Still, Good slipped in the marriage debate when he addressed a crowd at a campaign stop in February.
“[Riggleman] married a couple of gentlemen to make a statement -- to make a political statement -- to show that he’s a big tent, tolerant, progressive, new kind of Republican,” Good said.
But it’s not just same-sex marriage. In a debate with Riggleman last month on WINA, Good painted his rival as a lefty in disguise.
“He's out of step with the base of the party on life,” Good said. “He's out of step on marriage. He’s out of step on immigration. He’s out of step on healthcare, on climate, on drug legalization.”
Riggleman contested that. He pointed to endorsements from Good’s old boss, evangelical Jerry Falwell, Jr., Freedom Caucus co-founder Rep. Jim Jordan (R-OH), and Trump as proof of his conservative bonafide.
“We don’t know what Bob Good’s definition of conservative is,” Riggleman said.
For Good, part of the answer is immigration: suspending immigration based on family ties, ending birthright citizenship, and mandating English as the U.S.’ national language.
“Reforming immigration is my top political priority, because if we don’t do that, we simply cannot win at the ballot box,” Good said in the debate.
Saturday’s nomination will be decided by a few thousand convention-goers rather than a full primary. Conventions are most often attended by a party’s most active voters, who also tend to be their most ideological ones, according to Kondik with UVA’s Center for Politics.
“It restricts the people who can participate to people who are involved Republican activists who are more conservative even than your average Republican primary voter,” Kondik said.
The risk for those party activists, Kondik says, is that Good could be a less attractive candidate in the general election. He says Republicans are probably secure in a district that Trump won by 13 points, and Riggleman, by about half that in a blue wave election. But the fissures of the party could endure past the nomination.
“They seem very caught up in this gay marriage issue when I think a lot of Republicans -- and a lot of conservatives -- have moved on from it,” Kondik said.
The decisions behind this Saturday’s convention were made by a powerful district committee. Two members of the committee have received payments from Good’s campaign.
“There’s nothing wrong with people on the district committee supporting or working for candidates,” Good told WINA in an interview in April. “All it has to do is be disclosed.”
Riggleman is telling everyone who will listen that the process is corrupt.
“They know they can’t beat me any other way,” Riggleman told VPM. “Anywhere else, that would be called bribery.”
Adams, the committee chair, disputed the notion of wrongdoing.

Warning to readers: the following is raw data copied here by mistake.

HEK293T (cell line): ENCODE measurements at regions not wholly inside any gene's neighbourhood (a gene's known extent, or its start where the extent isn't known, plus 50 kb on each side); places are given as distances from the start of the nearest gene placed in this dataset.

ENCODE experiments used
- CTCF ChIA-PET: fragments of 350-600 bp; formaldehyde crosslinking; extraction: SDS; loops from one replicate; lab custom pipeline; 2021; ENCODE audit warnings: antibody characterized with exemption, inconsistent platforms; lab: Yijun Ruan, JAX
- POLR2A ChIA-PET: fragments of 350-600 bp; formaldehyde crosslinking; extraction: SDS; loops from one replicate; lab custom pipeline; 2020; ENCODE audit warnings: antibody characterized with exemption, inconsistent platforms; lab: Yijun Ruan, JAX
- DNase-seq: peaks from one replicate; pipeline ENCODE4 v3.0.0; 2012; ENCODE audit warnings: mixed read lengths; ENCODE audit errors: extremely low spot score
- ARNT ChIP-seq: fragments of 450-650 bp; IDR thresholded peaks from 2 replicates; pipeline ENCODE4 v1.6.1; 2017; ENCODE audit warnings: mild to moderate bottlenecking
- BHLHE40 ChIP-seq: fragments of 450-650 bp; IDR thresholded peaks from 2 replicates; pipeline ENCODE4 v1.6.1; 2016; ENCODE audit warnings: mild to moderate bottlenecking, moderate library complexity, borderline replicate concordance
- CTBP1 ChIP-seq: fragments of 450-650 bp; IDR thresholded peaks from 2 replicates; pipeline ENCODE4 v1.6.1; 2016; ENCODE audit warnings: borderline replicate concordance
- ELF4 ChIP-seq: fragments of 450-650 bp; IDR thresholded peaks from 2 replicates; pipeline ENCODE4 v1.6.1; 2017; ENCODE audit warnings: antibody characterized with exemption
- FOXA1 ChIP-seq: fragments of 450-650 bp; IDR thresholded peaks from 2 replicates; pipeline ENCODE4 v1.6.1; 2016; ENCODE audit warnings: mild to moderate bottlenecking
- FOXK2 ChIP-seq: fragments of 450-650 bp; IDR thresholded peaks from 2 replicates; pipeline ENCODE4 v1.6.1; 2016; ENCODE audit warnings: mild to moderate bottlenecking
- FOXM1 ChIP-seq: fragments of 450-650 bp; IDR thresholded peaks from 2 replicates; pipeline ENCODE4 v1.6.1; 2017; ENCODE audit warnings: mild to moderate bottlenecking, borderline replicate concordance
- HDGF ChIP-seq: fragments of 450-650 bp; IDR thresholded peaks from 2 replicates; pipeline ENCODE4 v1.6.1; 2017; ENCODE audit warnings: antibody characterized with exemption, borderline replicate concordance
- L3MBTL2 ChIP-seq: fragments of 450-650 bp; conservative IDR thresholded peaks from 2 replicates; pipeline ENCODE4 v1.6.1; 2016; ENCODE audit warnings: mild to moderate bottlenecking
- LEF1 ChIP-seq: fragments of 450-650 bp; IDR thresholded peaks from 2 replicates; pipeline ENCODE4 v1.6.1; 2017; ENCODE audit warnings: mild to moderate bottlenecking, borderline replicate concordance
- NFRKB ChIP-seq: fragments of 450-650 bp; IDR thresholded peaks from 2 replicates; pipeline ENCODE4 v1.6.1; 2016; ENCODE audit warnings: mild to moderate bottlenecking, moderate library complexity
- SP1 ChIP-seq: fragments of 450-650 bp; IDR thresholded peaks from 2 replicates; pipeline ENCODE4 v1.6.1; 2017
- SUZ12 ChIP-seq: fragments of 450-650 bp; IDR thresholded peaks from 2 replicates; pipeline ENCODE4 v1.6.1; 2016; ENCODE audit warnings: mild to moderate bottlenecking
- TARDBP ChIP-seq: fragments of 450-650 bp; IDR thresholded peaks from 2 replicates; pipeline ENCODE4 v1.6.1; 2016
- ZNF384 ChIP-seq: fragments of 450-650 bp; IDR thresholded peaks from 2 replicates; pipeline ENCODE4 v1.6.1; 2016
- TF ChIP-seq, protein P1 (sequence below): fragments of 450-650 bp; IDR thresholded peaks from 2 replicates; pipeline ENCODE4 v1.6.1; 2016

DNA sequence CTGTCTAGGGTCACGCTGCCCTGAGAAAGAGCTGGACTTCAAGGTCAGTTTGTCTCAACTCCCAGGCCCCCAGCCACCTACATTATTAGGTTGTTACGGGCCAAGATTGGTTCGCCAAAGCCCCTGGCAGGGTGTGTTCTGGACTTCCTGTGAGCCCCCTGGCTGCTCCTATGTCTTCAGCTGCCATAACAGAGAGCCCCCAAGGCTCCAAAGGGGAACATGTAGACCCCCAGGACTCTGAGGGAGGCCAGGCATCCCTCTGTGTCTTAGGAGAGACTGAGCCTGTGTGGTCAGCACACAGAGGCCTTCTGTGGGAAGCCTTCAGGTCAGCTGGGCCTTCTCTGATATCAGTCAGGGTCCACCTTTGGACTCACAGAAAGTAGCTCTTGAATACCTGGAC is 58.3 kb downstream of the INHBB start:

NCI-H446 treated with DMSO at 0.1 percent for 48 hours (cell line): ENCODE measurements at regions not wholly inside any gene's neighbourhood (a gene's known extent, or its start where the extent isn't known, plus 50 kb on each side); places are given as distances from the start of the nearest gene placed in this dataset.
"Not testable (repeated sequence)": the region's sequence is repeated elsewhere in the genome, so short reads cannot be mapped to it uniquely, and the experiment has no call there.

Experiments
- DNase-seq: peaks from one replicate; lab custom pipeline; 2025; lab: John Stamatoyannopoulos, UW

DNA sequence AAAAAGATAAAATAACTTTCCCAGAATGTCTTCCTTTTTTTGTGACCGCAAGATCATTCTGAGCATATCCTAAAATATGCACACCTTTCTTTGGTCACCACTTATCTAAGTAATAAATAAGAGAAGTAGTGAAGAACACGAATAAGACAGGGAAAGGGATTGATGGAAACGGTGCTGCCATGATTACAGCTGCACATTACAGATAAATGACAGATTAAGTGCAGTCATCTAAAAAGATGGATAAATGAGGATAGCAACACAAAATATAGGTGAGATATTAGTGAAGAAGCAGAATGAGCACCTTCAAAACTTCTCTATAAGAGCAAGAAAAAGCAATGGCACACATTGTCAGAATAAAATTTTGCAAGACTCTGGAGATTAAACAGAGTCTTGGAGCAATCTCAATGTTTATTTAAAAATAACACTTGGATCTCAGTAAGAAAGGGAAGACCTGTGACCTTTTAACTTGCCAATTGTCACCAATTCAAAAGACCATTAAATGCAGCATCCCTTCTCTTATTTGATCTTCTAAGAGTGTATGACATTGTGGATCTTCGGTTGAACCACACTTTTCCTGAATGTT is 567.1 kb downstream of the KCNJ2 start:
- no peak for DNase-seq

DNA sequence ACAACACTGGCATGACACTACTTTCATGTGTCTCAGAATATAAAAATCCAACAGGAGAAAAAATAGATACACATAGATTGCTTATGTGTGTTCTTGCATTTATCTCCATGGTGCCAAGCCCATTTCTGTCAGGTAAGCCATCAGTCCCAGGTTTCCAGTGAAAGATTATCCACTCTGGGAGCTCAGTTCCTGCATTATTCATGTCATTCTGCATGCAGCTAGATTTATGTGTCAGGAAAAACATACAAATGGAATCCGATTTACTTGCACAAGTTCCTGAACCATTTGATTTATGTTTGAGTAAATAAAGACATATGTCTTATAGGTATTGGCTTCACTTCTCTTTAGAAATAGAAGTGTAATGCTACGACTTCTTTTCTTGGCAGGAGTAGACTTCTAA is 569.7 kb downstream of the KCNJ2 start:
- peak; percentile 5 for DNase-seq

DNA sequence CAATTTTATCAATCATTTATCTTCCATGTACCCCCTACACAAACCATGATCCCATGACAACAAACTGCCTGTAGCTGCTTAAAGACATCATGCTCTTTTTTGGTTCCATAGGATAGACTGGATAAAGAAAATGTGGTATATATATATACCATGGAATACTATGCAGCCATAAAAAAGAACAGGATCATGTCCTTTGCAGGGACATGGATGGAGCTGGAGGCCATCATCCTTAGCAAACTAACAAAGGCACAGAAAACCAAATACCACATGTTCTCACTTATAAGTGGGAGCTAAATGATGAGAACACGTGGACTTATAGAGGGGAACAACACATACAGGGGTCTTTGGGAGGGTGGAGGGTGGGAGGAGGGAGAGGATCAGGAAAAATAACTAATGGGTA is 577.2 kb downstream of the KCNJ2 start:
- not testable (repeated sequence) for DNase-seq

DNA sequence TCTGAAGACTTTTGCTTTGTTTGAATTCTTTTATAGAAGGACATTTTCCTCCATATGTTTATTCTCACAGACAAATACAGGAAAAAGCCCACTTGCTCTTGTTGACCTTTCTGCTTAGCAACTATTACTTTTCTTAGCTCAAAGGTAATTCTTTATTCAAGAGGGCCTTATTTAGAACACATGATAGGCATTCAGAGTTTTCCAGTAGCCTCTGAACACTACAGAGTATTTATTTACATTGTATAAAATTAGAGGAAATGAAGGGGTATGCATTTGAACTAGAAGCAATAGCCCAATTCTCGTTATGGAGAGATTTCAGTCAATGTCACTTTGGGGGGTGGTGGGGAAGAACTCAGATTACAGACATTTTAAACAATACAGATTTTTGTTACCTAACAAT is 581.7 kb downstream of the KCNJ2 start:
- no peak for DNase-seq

“Every process has been transparent and in compliance with the state party plan and our own bylaws,” he said in an email.
Good claims he's enlisted at least 60% of the delegates. Other Republicans argue conventions are unpredictable or that Good is exaggerating his claims.
“People are starting to realize that Bob Good is all hat and no cattle,” said Matt Colt Hall, the conservative blogger.
Former Lt. Gov. Bill Bolling is sympathetic to Riggleman’s frustration.
“If I had my way, we would never, ever nominate another candidate in a closed party convention,” Bolling said.
The Republican’s 2013 gubernatorial bid was cut short when the GOP state committee decided to use a convention. The process favored his more conservative rival, Ken Cucinelli. Bolling figured it would be an uphill battle persuading convention-goers: “the farthest right wing of the Republican Party -- Tea Party-type groups.”
Cucinelli eventually lost to Democrat Terry McAuliffe. Republicans have lost all statewide races -- and the General Assembly -- in the last decade. Bolling says conventions push Republicans right -- away from newer, more diverse voters.
“The leadership of the party has to decide: are they really interested in winning political campaigns in a changing state?” Bolling said.
Still, Hall said the wedding has created more space for Republicans to consider same-sex marriage in a way that they may never have before.
“I’m seeing older conservatives change their minds, and have a kind of change of heart,” he said. “Really, conservatism is about self-governance, and we want to leave people alone to make their own decisions.”
But for Good, politics stems from an evangelical reading of the Bible. He casts himself as a defender of what he calls “Judeo-Christian values.”
His supporters have been more emphatic, slamming the “godless Democrat Party Platform’s promotion of homosexuality.” More recently, Riggleman has called for Good to distance himself from a campaign surrogate who, in a 2017 video, called LGBTQ people “a bunch of queers” and said minorities “would never be satisfied” after the presidency of Barack Obama.
Riggleman, meanwhile, has come under fire for comments he made in the wake of the death of George Floyd, which he called “awful” but said it was being “handled properly.”
Some Democrats smell blood. Four candidates have lined up to take on the winner of Saturday’s convention. All have out-fundraised Good but not Riggleman.
Privately, Democratic strategists say the district may be unwinnable -- at least this year. But with districts set to be redrawn before 2022 elections, Republicans may face fresh headwinds in wedding their differences.